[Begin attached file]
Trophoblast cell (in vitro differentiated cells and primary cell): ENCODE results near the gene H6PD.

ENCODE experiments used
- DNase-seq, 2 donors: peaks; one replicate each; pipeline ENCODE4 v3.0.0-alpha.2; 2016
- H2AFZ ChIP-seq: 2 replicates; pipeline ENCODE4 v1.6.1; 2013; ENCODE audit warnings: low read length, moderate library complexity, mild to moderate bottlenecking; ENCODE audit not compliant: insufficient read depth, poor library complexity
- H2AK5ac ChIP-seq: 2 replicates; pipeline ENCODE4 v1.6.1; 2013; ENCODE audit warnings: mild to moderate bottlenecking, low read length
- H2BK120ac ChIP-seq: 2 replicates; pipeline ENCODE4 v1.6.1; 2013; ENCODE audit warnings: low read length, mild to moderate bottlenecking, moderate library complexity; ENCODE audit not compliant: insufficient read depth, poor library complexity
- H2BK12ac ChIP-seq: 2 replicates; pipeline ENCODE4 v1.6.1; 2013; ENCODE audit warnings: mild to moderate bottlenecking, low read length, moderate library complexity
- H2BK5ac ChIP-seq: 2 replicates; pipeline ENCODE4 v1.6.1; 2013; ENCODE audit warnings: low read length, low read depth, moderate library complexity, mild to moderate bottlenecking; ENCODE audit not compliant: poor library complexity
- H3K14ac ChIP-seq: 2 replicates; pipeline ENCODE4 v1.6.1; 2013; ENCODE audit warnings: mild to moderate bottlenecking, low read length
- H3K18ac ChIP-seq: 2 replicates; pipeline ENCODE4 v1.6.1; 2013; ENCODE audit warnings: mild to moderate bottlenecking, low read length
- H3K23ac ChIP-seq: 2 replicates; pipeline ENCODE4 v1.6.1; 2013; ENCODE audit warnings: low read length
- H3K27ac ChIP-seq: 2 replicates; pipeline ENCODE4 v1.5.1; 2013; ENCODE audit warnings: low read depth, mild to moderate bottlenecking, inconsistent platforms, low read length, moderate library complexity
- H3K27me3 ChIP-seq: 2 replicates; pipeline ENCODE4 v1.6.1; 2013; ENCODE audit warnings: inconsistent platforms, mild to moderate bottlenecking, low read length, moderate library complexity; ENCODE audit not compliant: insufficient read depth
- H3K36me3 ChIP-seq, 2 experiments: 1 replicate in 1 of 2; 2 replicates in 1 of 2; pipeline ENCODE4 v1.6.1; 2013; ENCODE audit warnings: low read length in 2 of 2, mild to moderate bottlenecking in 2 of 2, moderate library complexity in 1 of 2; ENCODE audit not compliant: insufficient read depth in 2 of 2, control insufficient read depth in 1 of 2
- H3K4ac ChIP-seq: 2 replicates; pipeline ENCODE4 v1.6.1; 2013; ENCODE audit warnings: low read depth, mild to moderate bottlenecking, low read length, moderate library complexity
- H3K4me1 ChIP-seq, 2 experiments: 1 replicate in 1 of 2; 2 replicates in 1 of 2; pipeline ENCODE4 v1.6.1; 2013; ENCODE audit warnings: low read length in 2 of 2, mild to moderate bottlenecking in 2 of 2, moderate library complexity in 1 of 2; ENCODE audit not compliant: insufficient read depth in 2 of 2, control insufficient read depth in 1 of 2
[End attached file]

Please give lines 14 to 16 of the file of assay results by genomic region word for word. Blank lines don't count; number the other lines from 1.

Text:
- H3K36me3 ChIP-seq, 2 experiments: 1 replicate in 1 of 2; 2 replicates in 1 of 2; pipeline ENCODE4 v1.6.1; 2013; ENCODE audit warnings: low read length in 2 of 2, mild to moderate bottlenecking in 2 of 2, moderate library complexity in 1 of 2; ENCODE audit not compliant: insufficient read depth in 2 of 2, control insufficient read depth in 1 of 2
- H3K4ac ChIP-seq: 2 replicates; pipeline ENCODE4 v1.6.1; 2013; ENCODE audit warnings: low read depth, mild to moderate bottlenecking, low read length, moderate library complexity
- H3K4me1 ChIP-seq, 2 experiments: 1 replicate in 1 of 2; 2 replicates in 1 of 2; pipeline ENCODE4 v1.6.1; 2013; ENCODE audit warnings: low read length in 2 of 2, mild to moderate bottlenecking in 2 of 2, moderate library complexity in 1 of 2; ENCODE audit not compliant: insufficient read depth in 2 of 2, control insufficient read depth in 1 of 2